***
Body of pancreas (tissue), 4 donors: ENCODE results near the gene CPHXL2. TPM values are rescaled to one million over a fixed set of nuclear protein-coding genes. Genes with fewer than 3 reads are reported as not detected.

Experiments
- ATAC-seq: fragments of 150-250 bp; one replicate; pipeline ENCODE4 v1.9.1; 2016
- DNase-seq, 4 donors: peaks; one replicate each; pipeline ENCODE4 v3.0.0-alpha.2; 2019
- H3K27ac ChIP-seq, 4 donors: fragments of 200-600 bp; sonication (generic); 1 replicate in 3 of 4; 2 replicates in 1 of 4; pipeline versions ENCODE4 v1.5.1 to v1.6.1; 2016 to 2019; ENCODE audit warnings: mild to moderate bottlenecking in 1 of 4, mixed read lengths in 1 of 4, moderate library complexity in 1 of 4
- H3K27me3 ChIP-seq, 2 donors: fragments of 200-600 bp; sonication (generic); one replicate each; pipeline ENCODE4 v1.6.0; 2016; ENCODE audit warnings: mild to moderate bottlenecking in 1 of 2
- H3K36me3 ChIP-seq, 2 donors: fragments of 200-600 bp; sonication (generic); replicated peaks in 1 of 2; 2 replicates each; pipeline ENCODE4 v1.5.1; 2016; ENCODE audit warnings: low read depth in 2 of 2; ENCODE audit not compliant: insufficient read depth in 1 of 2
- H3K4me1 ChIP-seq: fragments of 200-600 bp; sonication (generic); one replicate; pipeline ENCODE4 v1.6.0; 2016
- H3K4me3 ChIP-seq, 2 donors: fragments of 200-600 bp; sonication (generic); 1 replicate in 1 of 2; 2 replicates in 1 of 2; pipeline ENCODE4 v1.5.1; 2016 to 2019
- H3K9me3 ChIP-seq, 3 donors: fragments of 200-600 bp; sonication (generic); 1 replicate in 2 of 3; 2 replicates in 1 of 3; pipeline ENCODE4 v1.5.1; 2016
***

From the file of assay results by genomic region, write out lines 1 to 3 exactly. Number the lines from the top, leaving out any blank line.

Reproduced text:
Body of pancreas (tissue), 4 donors: ENCODE results near the gene CPHXL2. TPM values are rescaled to one million over a fixed set of nuclear protein-coding genes. Genes with fewer than 3 reads are reported as not detected.

Experiments
- ATAC-seq: fragments of 150-250 bp; one replicate; pipeline ENCODE4 v1.9.1; 2016